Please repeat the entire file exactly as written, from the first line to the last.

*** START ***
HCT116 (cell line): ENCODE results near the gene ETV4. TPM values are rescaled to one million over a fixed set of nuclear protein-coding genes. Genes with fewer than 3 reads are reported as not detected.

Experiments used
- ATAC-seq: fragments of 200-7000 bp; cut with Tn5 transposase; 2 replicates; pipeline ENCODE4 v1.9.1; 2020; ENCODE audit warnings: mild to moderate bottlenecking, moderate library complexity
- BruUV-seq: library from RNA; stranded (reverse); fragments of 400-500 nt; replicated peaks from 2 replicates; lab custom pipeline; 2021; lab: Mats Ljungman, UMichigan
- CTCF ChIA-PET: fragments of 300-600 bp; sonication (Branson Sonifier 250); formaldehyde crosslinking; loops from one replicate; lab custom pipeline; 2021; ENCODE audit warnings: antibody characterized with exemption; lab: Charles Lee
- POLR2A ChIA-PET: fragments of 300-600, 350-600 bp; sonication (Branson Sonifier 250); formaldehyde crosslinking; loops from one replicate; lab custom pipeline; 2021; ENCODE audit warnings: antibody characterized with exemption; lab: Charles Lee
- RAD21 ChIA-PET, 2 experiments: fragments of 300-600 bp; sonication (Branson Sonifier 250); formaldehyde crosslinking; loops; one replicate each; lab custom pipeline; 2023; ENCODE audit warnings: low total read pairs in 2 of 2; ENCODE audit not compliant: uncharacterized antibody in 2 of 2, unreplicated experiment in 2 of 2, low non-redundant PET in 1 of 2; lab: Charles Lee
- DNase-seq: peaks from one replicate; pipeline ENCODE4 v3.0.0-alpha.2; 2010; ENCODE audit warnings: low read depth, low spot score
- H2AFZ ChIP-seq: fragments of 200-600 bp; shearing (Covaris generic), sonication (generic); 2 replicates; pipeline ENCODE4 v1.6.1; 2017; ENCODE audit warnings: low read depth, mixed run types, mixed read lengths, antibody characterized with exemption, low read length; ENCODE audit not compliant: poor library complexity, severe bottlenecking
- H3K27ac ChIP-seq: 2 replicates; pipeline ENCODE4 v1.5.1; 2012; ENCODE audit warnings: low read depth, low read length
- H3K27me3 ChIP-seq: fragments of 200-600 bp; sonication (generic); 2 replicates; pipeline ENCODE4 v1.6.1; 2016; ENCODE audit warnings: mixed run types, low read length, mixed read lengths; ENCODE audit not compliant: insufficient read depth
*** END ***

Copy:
HCT116 (cell line): ENCODE results near the gene ETV4. TPM values are rescaled to one million over a fixed set of nuclear protein-coding genes. Genes with fewer than 3 reads are reported as not detected.

Experiments used
- ATAC-seq: fragments of 200-7000 bp; cut with Tn5 transposase; 2 replicates; pipeline ENCODE4 v1.9.1; 2020; ENCODE audit warnings: mild to moderate bottlenecking, moderate library complexity
- BruUV-seq: library from RNA; stranded (reverse); fragments of 400-500 nt; replicated peaks from 2 replicates; lab custom pipeline; 2021; lab: Mats Ljungman, UMichigan
- CTCF ChIA-PET: fragments of 300-600 bp; sonication (Branson Sonifier 250); formaldehyde crosslinking; loops from one replicate; lab custom pipeline; 2021; ENCODE audit warnings: antibody characterized with exemption; lab: Charles Lee
- POLR2A ChIA-PET: fragments of 300-600, 350-600 bp; sonication (Branson Sonifier 250); formaldehyde crosslinking; loops from one replicate; lab custom pipeline; 2021; ENCODE audit warnings: antibody characterized with exemption; lab: Charles Lee
- RAD21 ChIA-PET, 2 experiments: fragments of 300-600 bp; sonication (Branson Sonifier 250); formaldehyde crosslinking; loops; one replicate each; lab custom pipeline; 2023; ENCODE audit warnings: low total read pairs in 2 of 2; ENCODE audit not compliant: uncharacterized antibody in 2 of 2, unreplicated experiment in 2 of 2, low non-redundant PET in 1 of 2; lab: Charles Lee
- DNase-seq: peaks from one replicate; pipeline ENCODE4 v3.0.0-alpha.2; 2010; ENCODE audit warnings: low read depth, low spot score
- H2AFZ ChIP-seq: fragments of 200-600 bp; shearing (Covaris generic), sonication (generic); 2 replicates; pipeline ENCODE4 v1.6.1; 2017; ENCODE audit warnings: low read depth, mixed run types, mixed read lengths, antibody characterized with exemption, low read length; ENCODE audit not compliant: poor library complexity, severe bottlenecking
- H3K27ac ChIP-seq: 2 replicates; pipeline ENCODE4 v1.5.1; 2012; ENCODE audit warnings: low read depth, low read length
- H3K27me3 ChIP-seq: fragments of 200-600 bp; sonication (generic); 2 replicates; pipeline ENCODE4 v1.6.1; 2016; ENCODE audit warnings: mixed run types, low read length, mixed read lengths; ENCODE audit not compliant: insufficient read depth